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Why do you need to be able to smell in order to taste?

  1. Apr 28, 2005 #1
    I always wondered, why you have to be able to smell in order taste anything. Right now my sinuses are so clogged up from allergies, I can not taste one single thing. Why is this?
     
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  3. Apr 28, 2005 #2

    JamesU

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    I heard that 90% of taste is smell. If you smell something and then taste it you'll find they give off the same essence. :smile:
     
  4. Apr 28, 2005 #3
    probably your nerve endings are connects...look up olfactory senses
     
  5. Apr 28, 2005 #4
    Because you do not really taste anything, you smell it.

    You can only taste things like, sweet, sour, bitter, salt and umami.

    Our taste is not better than needed to make sure we eat good food. Same for smell. It isn't there for our enjoyment in the first place.
     
  6. Apr 29, 2005 #5

    Monique

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    As Daevren said, we only have a few very basic taste receptors on our tongue. The nose is a very specialized organ and can discriminate many more different molecules.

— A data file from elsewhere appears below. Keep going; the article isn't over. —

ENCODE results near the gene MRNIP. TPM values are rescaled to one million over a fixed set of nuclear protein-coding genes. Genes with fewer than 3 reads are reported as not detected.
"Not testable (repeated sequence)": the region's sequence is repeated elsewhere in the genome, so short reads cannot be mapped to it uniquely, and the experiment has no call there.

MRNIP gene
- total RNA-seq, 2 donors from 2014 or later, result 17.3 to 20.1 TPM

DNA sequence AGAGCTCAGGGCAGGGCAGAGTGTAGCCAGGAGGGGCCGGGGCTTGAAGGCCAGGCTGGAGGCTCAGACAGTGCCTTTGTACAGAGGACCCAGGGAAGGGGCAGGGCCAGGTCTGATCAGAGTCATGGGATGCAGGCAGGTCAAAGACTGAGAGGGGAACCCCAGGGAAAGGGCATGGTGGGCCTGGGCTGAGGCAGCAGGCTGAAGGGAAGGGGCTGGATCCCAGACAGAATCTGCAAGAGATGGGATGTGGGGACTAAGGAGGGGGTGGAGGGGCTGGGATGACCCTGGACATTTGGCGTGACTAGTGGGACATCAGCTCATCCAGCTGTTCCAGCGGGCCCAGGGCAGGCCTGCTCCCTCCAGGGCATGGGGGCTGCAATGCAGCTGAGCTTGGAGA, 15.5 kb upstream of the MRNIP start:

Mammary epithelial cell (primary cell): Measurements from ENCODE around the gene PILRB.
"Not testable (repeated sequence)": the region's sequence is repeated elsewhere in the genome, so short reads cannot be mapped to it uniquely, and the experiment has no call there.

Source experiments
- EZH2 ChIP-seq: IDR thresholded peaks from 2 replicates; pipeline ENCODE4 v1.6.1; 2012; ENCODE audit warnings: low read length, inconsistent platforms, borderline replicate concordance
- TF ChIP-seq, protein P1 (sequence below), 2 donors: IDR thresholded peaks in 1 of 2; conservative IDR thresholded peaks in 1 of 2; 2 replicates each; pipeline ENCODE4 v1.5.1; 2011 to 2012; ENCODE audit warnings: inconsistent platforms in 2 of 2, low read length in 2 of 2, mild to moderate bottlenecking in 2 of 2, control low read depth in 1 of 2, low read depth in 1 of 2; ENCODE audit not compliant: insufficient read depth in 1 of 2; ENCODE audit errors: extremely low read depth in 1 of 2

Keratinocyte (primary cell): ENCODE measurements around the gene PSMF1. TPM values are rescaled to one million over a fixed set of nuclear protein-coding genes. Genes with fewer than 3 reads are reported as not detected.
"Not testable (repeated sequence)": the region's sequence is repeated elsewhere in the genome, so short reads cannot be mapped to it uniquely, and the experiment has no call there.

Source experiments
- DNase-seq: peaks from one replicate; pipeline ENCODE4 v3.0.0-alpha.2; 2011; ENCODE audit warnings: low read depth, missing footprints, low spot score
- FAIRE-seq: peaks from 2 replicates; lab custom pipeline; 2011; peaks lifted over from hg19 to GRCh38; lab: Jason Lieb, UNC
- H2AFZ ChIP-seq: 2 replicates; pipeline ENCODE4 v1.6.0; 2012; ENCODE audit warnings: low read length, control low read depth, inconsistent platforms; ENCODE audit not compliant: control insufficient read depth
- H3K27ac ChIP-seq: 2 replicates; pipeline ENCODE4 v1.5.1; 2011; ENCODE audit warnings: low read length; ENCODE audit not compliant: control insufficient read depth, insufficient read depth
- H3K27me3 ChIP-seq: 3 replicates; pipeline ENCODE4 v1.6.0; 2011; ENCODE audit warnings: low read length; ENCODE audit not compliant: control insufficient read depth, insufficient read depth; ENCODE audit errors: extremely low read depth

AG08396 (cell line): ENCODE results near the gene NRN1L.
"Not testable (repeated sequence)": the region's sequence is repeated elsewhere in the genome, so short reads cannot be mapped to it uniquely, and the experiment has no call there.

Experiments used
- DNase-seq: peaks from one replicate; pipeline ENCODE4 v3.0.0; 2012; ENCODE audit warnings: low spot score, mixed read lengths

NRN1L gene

7. Apr 29, 2005 #6
    I guess it also depends on what you are going to taste or smell, and all of those flavors can be smelt if their concentrations are really high i.e an extremely hot and extremely sweet soup which you don't need to taste in actuality, or a sour yogurt doesn't need you to taste whereas you still realize it is sour....
     
  8. Apr 29, 2005 #7
    This is true. When I have to drink terrible health drink (or shot glasses hehe) I hold my nose..If you dont smell it you dont tase it.

    So why is it a sense?
     
  9. Apr 29, 2005 #8

    Monique

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    Why is it a sense? You have got receptors that recognize certain molecules and transform the input into an electrical signal that is transferred to the brain. Maybe someone could look up exactly how olfactory senses work.
     
  10. Apr 30, 2005 #9

    Moonbear

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    Interestingly, even olfactory receptors are somewhat limited in the number of chemicals they recognize. There is a lot of processing in the brain that isn't well understood. (Did you know this year's Nobel Prize in Physiology and Medicine went to folks studying olfaction?) There is a lot of context-dependent processing, so I would hazard the guess that the combination of smell and taste provides more information about the food than either alone in order to sort the identity of the food.
     
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